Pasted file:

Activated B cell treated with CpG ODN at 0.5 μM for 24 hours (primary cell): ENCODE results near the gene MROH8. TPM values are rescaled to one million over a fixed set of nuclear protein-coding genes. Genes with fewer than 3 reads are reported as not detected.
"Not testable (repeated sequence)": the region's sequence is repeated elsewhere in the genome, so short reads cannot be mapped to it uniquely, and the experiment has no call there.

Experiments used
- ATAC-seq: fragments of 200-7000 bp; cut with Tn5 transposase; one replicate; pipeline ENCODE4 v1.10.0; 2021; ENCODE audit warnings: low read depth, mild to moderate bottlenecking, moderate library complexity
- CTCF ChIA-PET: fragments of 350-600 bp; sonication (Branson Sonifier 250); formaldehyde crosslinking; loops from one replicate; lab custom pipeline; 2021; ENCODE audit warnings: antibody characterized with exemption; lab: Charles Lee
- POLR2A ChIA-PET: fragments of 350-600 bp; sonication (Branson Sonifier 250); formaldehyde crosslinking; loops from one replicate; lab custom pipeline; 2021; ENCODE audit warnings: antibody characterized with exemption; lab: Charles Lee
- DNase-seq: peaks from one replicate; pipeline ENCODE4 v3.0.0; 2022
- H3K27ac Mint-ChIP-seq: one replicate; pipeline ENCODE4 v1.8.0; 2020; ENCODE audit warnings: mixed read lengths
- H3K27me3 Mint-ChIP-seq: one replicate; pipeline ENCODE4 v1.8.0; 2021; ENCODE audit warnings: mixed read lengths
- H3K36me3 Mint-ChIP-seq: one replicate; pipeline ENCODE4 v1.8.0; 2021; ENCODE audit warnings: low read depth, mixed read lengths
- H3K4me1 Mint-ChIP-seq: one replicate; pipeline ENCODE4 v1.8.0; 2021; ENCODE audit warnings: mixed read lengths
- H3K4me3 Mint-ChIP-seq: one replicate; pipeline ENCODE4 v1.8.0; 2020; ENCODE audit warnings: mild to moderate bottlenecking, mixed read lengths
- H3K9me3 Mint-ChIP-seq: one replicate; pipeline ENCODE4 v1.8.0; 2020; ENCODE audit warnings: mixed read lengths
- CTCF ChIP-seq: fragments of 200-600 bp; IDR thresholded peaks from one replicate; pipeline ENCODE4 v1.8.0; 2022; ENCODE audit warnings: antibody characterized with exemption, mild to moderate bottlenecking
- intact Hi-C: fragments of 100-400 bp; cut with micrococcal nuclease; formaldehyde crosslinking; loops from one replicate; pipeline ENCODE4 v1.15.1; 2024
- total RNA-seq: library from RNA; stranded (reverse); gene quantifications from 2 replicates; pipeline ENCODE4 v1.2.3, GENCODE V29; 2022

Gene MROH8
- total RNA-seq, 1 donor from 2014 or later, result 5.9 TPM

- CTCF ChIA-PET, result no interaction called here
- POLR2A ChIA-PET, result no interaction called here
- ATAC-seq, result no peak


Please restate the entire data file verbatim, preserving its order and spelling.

Activated B cell treated with CpG ODN at 0.5 μM for 24 hours (primary cell): ENCODE results near the gene MROH8. TPM values are rescaled to one million over a fixed set of nuclear protein-coding genes. Genes with fewer than 3 reads are reported as not detected.
"Not testable (repeated sequence)": the region's sequence is repeated elsewhere in the genome, so short reads cannot be mapped to it uniquely, and the experiment has no call there.

Experiments used
- ATAC-seq: fragments of 200-7000 bp; cut with Tn5 transposase; one replicate; pipeline ENCODE4 v1.10.0; 2021; ENCODE audit warnings: low read depth, mild to moderate bottlenecking, moderate library complexity
- CTCF ChIA-PET: fragments of 350-600 bp; sonication (Branson Sonifier 250); formaldehyde crosslinking; loops from one replicate; lab custom pipeline; 2021; ENCODE audit warnings: antibody characterized with exemption; lab: Charles Lee
- POLR2A ChIA-PET: fragments of 350-600 bp; sonication (Branson Sonifier 250); formaldehyde crosslinking; loops from one replicate; lab custom pipeline; 2021; ENCODE audit warnings: antibody characterized with exemption; lab: Charles Lee
- DNase-seq: peaks from one replicate; pipeline ENCODE4 v3.0.0; 2022
- H3K27ac Mint-ChIP-seq: one replicate; pipeline ENCODE4 v1.8.0; 2020; ENCODE audit warnings: mixed read lengths
- H3K27me3 Mint-ChIP-seq: one replicate; pipeline ENCODE4 v1.8.0; 2021; ENCODE audit warnings: mixed read lengths
- H3K36me3 Mint-ChIP-seq: one replicate; pipeline ENCODE4 v1.8.0; 2021; ENCODE audit warnings: low read depth, mixed read lengths
- H3K4me1 Mint-ChIP-seq: one replicate; pipeline ENCODE4 v1.8.0; 2021; ENCODE audit warnings: mixed read lengths
- H3K4me3 Mint-ChIP-seq: one replicate; pipeline ENCODE4 v1.8.0; 2020; ENCODE audit warnings: mild to moderate bottlenecking, mixed read lengths
- H3K9me3 Mint-ChIP-seq: one replicate; pipeline ENCODE4 v1.8.0; 2020; ENCODE audit warnings: mixed read lengths
- CTCF ChIP-seq: fragments of 200-600 bp; IDR thresholded peaks from one replicate; pipeline ENCODE4 v1.8.0; 2022; ENCODE audit warnings: antibody characterized with exemption, mild to moderate bottlenecking
- intact Hi-C: fragments of 100-400 bp; cut with micrococcal nuclease; formaldehyde crosslinking; loops from one replicate; pipeline ENCODE4 v1.15.1; 2024
- total RNA-seq: library from RNA; stranded (reverse); gene quantifications from 2 replicates; pipeline ENCODE4 v1.2.3, GENCODE V29; 2022

Gene MROH8
- total RNA-seq, 1 donor from 2014 or later, result 5.9 TPM

- CTCF ChIA-PET, result no interaction called here
- POLR2A ChIA-PET, result no interaction called here
- ATAC-seq, result no peak